It's actually rather amazing how much of London's old Roman wall still stands today. Here's the same bastion near St. Giles Cripplegate, first in Sebastian's time, then today:
Built largely during the third and fourth centuries, the wall was once two miles long, six to nine feet wide, and about twenty feet high. A number of gates in the old Roman wall--such as Ludgate, Newgaate, Bishopsgate, and Aldgate--are familiar to us because they continued to function as city gates down into medieval times and are now remembered as the names of major roads. Once upon a time, the boundaries of the City of London coincided with the old Roman wall. And even though that changed as the City expanded westward during the medieval period, the walls remained in use for over a thousand years. It was only in the eighteenth and nineteenth centuries that the demolition of the wall began.
Much of what we see today survived because it had been incorporated into later buildings and only became visible after the Luftwaffe carried out their rather drastic urban renewal project during WWII. When the Georgian and Victorian buildings collapsed, the parts formed by the old wall remained standing, and fortunately someone thought to preserve some of those sections.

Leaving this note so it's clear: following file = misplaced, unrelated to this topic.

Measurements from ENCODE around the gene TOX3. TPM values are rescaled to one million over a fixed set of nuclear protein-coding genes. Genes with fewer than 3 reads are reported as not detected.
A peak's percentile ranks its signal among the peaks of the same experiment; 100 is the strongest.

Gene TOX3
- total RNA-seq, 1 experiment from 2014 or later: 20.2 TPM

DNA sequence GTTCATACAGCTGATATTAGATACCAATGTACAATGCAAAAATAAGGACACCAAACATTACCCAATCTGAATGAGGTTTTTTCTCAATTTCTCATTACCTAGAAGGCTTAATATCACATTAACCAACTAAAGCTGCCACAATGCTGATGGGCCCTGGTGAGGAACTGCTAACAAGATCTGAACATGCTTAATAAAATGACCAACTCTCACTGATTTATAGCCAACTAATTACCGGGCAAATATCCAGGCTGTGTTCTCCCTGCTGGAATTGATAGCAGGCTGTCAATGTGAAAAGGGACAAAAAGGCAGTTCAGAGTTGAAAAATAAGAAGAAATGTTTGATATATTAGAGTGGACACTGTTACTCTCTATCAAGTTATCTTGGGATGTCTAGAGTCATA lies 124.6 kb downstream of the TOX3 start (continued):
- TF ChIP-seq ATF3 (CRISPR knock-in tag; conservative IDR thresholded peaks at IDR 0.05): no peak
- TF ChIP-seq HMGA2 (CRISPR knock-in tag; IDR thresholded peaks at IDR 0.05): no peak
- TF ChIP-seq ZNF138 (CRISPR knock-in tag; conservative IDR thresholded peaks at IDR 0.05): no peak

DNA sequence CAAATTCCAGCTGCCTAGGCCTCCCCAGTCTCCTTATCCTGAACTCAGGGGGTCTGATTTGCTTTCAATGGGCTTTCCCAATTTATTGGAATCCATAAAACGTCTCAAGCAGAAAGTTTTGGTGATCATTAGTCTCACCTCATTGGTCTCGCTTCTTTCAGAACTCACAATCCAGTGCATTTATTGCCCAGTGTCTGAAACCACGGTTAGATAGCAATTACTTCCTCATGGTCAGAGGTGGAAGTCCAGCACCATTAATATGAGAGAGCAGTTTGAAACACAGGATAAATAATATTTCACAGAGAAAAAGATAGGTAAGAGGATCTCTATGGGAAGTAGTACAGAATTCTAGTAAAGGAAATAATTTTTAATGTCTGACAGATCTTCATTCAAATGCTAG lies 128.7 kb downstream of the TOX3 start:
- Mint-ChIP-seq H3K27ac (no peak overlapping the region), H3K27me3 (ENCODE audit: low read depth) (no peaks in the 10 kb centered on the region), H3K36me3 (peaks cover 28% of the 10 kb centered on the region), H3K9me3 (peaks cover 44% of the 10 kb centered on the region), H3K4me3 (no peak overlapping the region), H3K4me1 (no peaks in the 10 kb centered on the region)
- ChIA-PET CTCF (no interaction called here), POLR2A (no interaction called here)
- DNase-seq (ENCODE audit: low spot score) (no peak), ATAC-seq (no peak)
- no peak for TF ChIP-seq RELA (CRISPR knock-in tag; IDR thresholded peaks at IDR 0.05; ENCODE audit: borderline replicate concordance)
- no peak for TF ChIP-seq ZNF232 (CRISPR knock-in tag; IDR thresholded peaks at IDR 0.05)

Unfortunately, much of what is left today lies in a part of London I personally dislike, namely the Barbican, which in my humble opinion is a particularly hideous example of mid-twentieth century architecture and city planning (apologies to anyone who likes it!) It's also difficult to walk around because of the way it's laid out, making it enormously frustrating simply to figure out how to get down to St. Giles Cripplegate. There's a "London Roman Wall Walk" that was laid out years ago, but locked gates now defeat following it very far. Which is a shame, because these ruins are lovely, and most people who visit London only glimpse the less-impressive sections of the Roman wall near the Museum of London and Tower Hill.